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	    More of George Bolton.
terest, but I observe that he contrives that William
shall work harder.    George talks about the mean 
way of living of Canadians,  said John, in his quiet
manner;  but I don t see as he lives much better him
self.    John, too, who is a good farmer possessing,
in partnership with Martin, all the requisite machi-
nes, observes the folly, if not the greed of putting
money out at usury and risking a crop of wheat for
wont of indispensible tools, whereby a dead loss often
results to George.   He thinks, indeed, his brother-in-
law unfit for the business, and inclines to the notion
that he had better give it up.   This, I am convinced,
he won t do, for George likes it, and our inclinations
have the most weight in influencing our actions.  Dick,
penetrated by his brother s recent loss, and by the let-
ters which George wrote to him (akin to those sent 
to me) would have him abandon farming and go into
trade, as his partner.        The cool traffic in Banbury,
and the pleasure of sharp practice in handling money
inclines George to this, but he wants to combine it
with farming, and as he got this land dog-cheap
he certainly won t give it up, except at such a price
as would prevent William Conworth treating for it;
which, I discover, is a half-formed idea of John
and the family.  They, like myself, have been getting
up an amount of entirely superfluous sympathy about
the presumed melancholy results, on George, of his wife s
Title:Thomas Butler Gunn Diaries, Volume Seventeen: page one hundred and eleven
Description:Regarding George Bolton and the Conworth family.
Subject:Bolton, George; Bolton, Richard; Conworth, John; Conworth, Sarah (Bolton); Conworth, William; Farms; Gunn, Thomas Butler; Martin, Joseph
Coverage (City/State):[Paris, Ontario, Canada]
Scan Date:2010-06-09


Title:Thomas Butler Gunn Diaries, Volume Seventeen
Description:Includes Gunn's descriptions of the scene in New York at the commencement of the Civil War; his visits to military camps in and around New York City as a reporter for ""The New York Evening Post;"" boarding house living; a bridal reception at the Edwards family's residence in honor of the marriage of Sally Edwards and Thomas Nast; a visit to the Heylyn and Rogers families in Rochester; and his trip to Paris, Ontario, to visit George Bolton and the Conworths.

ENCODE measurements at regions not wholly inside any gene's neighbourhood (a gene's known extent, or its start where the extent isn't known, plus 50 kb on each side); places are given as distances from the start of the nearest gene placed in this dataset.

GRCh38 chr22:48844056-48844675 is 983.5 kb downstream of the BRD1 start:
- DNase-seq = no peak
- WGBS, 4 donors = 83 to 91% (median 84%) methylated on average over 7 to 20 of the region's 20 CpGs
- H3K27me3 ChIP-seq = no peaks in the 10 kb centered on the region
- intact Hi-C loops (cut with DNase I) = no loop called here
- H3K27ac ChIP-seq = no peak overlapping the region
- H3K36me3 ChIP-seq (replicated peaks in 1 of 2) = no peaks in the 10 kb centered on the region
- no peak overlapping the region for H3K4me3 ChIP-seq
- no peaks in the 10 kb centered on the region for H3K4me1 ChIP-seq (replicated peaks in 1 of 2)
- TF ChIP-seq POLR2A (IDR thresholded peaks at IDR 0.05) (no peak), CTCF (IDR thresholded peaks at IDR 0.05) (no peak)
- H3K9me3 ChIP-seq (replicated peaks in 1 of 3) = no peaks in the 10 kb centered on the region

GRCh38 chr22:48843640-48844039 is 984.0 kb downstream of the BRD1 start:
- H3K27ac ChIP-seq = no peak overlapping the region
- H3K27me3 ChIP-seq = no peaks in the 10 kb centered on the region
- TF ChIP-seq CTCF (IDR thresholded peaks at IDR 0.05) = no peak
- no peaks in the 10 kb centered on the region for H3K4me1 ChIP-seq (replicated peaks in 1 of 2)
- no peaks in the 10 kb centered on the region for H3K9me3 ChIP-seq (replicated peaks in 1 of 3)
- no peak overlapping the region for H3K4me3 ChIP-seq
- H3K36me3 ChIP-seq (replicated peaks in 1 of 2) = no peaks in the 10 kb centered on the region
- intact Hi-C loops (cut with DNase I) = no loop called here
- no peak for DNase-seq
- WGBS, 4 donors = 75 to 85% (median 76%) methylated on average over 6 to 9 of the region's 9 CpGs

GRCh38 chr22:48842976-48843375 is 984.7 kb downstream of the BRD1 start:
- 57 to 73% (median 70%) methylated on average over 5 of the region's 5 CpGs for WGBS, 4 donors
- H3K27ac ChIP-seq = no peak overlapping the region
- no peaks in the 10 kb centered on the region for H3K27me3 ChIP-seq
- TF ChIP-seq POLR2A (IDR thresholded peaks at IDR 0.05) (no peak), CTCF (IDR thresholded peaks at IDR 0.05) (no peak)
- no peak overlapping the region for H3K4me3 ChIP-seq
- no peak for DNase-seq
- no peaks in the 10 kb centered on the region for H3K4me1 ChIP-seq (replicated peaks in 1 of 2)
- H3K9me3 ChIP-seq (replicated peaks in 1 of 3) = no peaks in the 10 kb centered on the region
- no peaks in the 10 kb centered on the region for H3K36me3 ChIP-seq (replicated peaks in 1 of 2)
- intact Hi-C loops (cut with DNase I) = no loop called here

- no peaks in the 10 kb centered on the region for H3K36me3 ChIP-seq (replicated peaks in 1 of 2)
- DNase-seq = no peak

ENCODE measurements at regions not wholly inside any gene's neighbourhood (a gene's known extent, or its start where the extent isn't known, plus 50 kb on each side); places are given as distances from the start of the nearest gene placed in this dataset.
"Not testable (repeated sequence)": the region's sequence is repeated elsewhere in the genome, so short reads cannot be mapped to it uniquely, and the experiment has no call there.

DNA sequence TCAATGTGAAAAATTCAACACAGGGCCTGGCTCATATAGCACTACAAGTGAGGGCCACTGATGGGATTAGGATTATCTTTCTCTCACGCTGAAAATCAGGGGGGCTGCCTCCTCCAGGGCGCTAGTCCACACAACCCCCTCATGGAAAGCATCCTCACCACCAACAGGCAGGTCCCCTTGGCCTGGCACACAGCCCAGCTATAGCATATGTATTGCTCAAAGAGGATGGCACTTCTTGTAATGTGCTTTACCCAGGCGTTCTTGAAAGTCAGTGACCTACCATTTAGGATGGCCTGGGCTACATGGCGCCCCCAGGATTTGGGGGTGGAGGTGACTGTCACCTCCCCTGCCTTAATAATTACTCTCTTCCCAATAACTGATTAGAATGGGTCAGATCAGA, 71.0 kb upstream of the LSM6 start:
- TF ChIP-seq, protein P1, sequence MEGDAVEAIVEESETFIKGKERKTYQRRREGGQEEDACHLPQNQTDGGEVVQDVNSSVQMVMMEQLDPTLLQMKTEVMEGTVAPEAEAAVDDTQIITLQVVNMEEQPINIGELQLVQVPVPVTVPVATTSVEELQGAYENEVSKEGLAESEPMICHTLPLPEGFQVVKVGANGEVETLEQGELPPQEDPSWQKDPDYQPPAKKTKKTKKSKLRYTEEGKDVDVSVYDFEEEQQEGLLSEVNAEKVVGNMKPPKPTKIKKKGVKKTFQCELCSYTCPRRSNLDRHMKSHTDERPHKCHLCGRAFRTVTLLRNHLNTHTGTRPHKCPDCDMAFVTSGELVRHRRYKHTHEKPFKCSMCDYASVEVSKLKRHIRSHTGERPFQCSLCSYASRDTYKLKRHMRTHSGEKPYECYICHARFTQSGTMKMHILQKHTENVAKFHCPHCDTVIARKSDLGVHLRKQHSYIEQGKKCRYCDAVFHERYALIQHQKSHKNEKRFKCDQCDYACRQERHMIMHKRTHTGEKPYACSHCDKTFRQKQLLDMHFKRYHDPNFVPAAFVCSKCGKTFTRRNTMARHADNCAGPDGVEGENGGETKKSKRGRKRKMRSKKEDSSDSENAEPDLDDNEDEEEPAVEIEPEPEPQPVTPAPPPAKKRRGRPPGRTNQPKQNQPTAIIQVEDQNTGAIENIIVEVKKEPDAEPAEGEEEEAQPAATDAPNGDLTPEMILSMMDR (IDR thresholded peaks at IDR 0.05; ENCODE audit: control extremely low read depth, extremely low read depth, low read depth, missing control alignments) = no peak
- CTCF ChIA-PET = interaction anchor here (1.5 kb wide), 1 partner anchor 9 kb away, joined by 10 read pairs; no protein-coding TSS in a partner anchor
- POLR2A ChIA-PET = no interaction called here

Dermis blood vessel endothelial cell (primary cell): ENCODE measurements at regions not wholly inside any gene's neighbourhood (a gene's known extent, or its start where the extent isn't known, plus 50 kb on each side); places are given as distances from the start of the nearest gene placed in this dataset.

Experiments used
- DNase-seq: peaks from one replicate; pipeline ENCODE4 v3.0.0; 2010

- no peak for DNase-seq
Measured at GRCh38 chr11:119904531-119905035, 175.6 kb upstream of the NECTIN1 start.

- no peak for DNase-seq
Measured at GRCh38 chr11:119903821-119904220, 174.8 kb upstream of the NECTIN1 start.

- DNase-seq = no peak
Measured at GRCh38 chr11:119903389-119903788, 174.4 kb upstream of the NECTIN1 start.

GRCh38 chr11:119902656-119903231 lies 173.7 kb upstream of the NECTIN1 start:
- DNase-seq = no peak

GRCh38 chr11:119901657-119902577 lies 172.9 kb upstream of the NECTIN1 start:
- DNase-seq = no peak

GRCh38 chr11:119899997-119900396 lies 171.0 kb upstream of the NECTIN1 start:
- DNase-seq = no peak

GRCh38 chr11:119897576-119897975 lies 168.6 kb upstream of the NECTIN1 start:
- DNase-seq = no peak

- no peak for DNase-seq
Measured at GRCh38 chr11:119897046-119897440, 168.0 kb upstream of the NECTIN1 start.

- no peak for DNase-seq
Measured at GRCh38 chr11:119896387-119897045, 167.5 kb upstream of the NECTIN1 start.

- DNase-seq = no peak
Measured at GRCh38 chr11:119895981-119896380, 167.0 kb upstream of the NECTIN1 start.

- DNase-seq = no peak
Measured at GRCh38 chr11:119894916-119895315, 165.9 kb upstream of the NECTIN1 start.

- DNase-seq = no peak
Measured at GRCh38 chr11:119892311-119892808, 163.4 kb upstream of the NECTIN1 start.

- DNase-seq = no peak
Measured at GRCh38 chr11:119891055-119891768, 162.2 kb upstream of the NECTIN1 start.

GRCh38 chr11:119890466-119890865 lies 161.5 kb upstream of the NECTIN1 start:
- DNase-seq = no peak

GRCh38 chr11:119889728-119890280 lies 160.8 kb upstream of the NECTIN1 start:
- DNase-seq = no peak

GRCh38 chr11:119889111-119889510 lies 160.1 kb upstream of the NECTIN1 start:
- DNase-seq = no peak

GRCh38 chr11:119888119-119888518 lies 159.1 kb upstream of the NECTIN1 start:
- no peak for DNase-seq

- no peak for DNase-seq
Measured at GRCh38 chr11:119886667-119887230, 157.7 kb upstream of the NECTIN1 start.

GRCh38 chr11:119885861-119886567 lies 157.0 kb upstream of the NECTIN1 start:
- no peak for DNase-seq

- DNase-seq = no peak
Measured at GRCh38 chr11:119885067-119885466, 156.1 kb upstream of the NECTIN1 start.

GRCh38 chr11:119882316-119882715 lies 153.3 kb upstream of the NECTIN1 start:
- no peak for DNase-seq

Subject:Boardinghouses; Bohemians; Civil War; Gunn, Thomas Butler; Journalism; Marriage; Military; Publishers and publishing; Travel; Women
Coverage (City/State):New York, New York; Paris, Ontario, Canada ; Rochester, New York
Note:Thomas Butler Gunn was born February 15, 1826, in Banbury, England, and came to New York in 1849. During the Civil War he worked as a correspondent for the New York Tribune and the New York Evening Post. He returned to England in 1863, and died in Birmingham in April 1903. The collection includes twenty-one volumes of his diaries, including newspaper clippings, letters, photographs, sketches, and various other items inserted by Gunn. Diary entries date from July 7, 1849, to April 7, 1863, and include his experiences with the New York publishing and literary world, his descriptions of boarding houses, his travels throughout the United States, and his experiences traveling with the Federal army as a Civil War correspondent.
Publisher:Missouri History Museum
Rights:Copyright 2010 Missouri History Museum.
Source:Page images, transcriptions, and metadata of the Thomas Butler Gunn diaries have been provided by the Missouri History Museum.